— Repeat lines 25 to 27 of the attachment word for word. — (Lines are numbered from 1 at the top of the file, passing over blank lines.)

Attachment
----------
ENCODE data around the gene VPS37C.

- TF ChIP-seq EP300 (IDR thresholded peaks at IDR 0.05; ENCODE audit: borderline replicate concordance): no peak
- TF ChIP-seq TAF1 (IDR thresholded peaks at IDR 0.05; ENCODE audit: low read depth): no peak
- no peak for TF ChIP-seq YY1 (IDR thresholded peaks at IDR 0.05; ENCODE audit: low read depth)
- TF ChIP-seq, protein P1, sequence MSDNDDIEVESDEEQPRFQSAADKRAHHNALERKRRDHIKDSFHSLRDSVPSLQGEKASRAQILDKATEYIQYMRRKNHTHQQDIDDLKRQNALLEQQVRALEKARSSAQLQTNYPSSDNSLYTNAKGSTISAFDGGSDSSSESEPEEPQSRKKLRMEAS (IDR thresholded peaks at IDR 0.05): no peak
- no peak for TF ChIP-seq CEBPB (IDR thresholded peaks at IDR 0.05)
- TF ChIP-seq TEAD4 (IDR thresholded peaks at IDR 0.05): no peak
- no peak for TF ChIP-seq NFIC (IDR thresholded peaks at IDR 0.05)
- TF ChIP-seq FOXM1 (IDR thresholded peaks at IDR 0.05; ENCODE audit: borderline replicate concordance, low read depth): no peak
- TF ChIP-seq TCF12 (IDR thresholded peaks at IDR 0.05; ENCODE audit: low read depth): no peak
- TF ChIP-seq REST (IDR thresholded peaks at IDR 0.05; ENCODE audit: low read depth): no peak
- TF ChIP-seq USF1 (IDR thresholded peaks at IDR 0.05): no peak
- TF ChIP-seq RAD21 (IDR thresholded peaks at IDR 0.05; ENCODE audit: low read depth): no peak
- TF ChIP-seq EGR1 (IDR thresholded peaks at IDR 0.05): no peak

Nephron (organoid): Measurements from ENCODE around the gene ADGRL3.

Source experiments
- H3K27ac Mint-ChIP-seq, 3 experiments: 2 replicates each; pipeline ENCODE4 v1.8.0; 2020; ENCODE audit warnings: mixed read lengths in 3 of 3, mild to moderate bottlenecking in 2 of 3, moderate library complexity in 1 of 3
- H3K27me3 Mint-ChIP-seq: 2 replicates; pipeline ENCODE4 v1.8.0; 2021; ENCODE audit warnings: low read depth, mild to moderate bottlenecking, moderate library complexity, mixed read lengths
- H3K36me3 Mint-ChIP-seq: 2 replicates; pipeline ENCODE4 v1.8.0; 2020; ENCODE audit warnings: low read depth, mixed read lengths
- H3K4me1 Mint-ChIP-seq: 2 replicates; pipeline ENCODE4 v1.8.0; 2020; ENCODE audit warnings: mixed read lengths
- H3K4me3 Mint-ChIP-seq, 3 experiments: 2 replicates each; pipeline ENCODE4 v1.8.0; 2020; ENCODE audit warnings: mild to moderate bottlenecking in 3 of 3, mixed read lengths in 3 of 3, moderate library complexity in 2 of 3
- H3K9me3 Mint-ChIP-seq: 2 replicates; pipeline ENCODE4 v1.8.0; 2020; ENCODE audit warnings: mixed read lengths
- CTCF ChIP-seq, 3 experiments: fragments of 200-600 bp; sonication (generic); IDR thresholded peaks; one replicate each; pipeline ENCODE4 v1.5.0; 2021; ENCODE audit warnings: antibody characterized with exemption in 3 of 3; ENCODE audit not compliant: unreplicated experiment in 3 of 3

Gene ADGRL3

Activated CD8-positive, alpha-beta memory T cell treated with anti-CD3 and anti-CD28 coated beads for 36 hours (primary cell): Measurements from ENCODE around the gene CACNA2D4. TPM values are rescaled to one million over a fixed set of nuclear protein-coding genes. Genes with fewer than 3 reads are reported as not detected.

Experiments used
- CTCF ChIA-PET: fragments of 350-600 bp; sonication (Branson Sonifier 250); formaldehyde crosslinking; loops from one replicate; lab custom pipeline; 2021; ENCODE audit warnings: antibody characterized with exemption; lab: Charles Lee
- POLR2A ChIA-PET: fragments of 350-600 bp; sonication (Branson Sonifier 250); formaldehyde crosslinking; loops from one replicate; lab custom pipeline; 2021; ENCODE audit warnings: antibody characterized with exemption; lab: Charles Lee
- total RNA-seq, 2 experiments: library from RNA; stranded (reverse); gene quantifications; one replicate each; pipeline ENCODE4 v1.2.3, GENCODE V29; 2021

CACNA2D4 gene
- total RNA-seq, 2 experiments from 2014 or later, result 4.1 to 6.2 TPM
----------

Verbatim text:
Activated CD8-positive, alpha-beta memory T cell treated with anti-CD3 and anti-CD28 coated beads for 36 hours (primary cell): Measurements from ENCODE around the gene CACNA2D4. TPM values are rescaled to one million over a fixed set of nuclear protein-coding genes. Genes with fewer than 3 reads are reported as not detected.

Experiments used
- CTCF ChIA-PET: fragments of 350-600 bp; sonication (Branson Sonifier 250); formaldehyde crosslinking; loops from one replicate; lab custom pipeline; 2021; ENCODE audit warnings: antibody characterized with exemption; lab: Charles Lee